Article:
6 It having been observed to the author, that the words “age and station" might be mistaken for age and order, and thus be supposed to aim at the Clergy, he judges it right to guard against any such misconception of his meaning. The scope of his observation is this : A Professor, and especially a Preacher, of the doctrines here referred to, is expected to be more strict in his conduct than others who deny those doctrines. And, whether he be young or old, or of the higher or lower orders of society, if he were to manifest the same worldly spirit, to avow the same worldly sentiments, to shew the same indifference to religion, and to indulge in the same latitude of conversation altogether, as the generality of others who are of the same age and rank of life do, he would be accounted most glaringly and grossly inconsistent. Some, notwithstanding their aversion to these doctrines, are more guarded in their spirit and conversation ; but the generality are not : and therefore the author purposely limited his observations to the generality.

is a proof, that both the obligation to holiness is acknowledged on his part, and the performance of it is expected on yours; and consequently, that the Gospel is, by your mutual consent, “a doctrine according to godliness.”

From the passage before us, we may in the next place, offer a reproof to those who would abuse the Gospel. We have already acknowledged, and with deep grief we confess it, that there are some persons professedly of Antinomian principles, who are so occupied with contemplating what Christ has wrought out for them, that they cannot bestow a thought on what he has engaged to work in them. To speak of holiness, or any point of duty, they account low, and legal : yea, they think that Christ has by his own obedience to the law superseded the necessity of holiness in us; and that the whole work of salvation is so finished by him, that there remains nothing to be done by us, nothing of repentance for sin, nothing of obedience to God's commands, but solely to maintain confidence in the provisions of God's everlasting Covenant, and to rejoice in God as our God and portion.

Shocking as these sentiments are, they have been professed of late to a great extent; and many have been deceived by them: but, to show how unscriptural they are, we need only refer to the character of David, as drawn in the words of our text: Does he discard the law as a rule of life? Does he pour contempt upon the precepts of God as unworthy of his notice ? No: throughout all his Psalms he speaks of them as objects of his supreme delight: “O how I love thy law! all the day long is my study in it.” “I love thy precepts above gold ; they are sweeter to me than honey and the honey-comb.” To the same effect St. Paul also speaks : “I consent unto the law that it is good :” and again, “I delight in the law of God after the inward man!” He does, it is true, speak of himself as “ dead to the law;" and of the law as dead with respect to him; and from thence, that the marriage bonds, by which the law and we were formerly united, are for ever dissolved. But what use does he teach us to make of this liberty? Does he speak of it as freeing us from all moral restraints ? No; but as a reason for our giving up ourselves henceforth in a marriage union to Christ as our second husband, that we may bring forth fruit unto Godh. Now then, we would ask, Were David and Paul right? If so, what must we think of the sentiments of these deluded people ? Are they more spiritual than David ? or have they a deeper insight into the Gospel than Paul ? The very circumstance of their discarding all the exhortations of St. Paul, and casting behind them all his practical instructions, demonstrates, that they are, for the present at least, “given up to a delusion, to believe a lie.” Some of them, we trust, do not practically live according to these principles; and, where this is the case, we hope that God, in his mercy, will sooner or later give them to see their errors: but, if they practically carry into effect their principles, they will have reason to curse the day that ever they were born.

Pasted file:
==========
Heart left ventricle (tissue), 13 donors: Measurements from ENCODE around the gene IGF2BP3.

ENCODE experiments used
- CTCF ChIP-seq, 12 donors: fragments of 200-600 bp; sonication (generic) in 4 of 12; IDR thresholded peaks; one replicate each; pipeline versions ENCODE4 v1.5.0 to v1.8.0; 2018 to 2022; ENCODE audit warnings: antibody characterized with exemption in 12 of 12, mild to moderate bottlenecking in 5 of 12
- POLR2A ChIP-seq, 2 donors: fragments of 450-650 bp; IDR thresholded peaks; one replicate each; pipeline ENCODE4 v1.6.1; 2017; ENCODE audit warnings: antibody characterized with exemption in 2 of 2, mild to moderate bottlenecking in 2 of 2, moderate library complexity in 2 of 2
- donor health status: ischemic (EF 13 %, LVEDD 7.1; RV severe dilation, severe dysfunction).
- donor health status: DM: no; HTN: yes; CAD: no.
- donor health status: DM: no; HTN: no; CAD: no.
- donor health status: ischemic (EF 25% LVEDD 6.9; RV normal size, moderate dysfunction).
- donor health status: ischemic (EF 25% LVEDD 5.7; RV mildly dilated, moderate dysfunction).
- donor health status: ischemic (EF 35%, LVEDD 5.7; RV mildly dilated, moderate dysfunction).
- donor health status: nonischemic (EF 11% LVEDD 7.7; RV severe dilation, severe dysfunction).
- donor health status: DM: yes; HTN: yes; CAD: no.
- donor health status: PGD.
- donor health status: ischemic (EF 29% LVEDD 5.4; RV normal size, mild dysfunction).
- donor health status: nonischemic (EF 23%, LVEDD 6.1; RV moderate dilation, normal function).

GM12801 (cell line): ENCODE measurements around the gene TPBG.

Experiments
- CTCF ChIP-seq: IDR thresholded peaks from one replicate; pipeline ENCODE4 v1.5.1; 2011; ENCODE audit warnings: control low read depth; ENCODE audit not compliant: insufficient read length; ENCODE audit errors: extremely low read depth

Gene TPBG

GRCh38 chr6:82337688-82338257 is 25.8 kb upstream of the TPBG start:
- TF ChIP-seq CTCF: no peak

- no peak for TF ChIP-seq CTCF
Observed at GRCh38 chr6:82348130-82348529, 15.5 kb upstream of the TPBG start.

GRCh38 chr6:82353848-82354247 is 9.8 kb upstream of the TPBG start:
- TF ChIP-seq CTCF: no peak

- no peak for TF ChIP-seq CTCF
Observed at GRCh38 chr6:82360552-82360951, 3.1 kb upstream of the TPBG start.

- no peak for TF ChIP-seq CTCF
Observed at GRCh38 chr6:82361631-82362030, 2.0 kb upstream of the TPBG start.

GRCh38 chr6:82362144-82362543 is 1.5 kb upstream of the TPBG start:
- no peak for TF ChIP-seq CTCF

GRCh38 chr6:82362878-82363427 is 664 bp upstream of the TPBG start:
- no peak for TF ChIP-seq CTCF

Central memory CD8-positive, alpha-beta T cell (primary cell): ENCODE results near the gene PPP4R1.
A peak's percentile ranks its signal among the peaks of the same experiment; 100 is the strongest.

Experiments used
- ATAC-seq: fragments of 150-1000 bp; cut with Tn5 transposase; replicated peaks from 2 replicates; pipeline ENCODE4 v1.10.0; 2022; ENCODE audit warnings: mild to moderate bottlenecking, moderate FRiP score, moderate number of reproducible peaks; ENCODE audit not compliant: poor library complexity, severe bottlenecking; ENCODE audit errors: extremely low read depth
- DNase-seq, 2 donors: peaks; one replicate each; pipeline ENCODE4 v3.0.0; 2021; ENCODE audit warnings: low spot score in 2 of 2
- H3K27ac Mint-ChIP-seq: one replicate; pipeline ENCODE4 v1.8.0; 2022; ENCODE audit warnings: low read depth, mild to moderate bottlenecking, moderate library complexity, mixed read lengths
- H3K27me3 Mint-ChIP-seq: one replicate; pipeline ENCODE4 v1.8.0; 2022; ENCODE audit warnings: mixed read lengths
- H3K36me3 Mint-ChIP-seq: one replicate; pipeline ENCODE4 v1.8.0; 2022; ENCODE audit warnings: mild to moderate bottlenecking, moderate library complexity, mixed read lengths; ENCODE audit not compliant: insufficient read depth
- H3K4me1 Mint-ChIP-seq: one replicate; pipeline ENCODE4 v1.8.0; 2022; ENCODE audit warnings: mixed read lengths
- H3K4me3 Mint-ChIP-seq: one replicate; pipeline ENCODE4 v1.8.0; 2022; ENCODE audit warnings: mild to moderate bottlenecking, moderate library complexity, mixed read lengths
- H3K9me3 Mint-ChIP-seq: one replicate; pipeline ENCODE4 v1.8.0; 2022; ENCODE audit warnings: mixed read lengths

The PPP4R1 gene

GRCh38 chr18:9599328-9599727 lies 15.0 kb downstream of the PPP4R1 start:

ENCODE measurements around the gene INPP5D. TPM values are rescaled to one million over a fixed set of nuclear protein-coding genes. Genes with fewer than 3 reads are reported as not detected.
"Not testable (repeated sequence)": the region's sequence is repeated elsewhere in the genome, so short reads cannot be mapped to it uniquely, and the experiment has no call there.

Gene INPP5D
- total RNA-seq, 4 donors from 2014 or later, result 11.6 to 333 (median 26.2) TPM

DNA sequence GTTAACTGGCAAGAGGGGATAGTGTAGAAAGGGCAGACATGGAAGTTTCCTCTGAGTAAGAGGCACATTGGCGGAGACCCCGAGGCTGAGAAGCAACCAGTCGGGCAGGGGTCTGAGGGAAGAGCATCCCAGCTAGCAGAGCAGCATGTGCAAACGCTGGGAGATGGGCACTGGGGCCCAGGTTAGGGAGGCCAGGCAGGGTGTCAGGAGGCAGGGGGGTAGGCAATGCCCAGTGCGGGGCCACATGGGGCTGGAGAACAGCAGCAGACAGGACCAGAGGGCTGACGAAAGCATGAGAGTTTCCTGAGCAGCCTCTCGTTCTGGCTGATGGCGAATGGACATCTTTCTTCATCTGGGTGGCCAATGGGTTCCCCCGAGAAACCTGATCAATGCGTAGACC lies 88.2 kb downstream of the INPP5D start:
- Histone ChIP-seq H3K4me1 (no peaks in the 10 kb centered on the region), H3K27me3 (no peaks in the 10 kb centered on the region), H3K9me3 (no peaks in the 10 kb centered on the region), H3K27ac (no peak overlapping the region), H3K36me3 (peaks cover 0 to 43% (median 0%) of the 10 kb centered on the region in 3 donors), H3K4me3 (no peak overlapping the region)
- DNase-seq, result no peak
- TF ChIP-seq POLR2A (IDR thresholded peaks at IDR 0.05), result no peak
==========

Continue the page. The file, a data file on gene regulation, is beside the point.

To the younger part of our audience we will beg permission to suggest a few hints on this important subject.

You, when you go into the world, will be in danger of being ensnared by people of this stamp. There is something very imposing in the idea of glorifying the Lord Jesus Christ, and of making him “all in all.” The devout mind is delighted with this thought; and is easily induced to regard with jealousy any thing that may be supposed to interfere with it. But be not wise above that which is written; and let nothing tempt you to imagine, that you can honour Christ by setting aside any of his commandments. It is by your love to his commandments that you are to approve yourselves his disciples; and however delighted you may be with the visions of Mount Tabor, you must never forget that you have work also to do in the plain! We are far from wishing any one to be working from self-righteous principles, or in a legal spirit : nor would we utter a word that should

h Rom. vii. 1-4. with Gal. ii. 19. i Luke ix. 33, 37.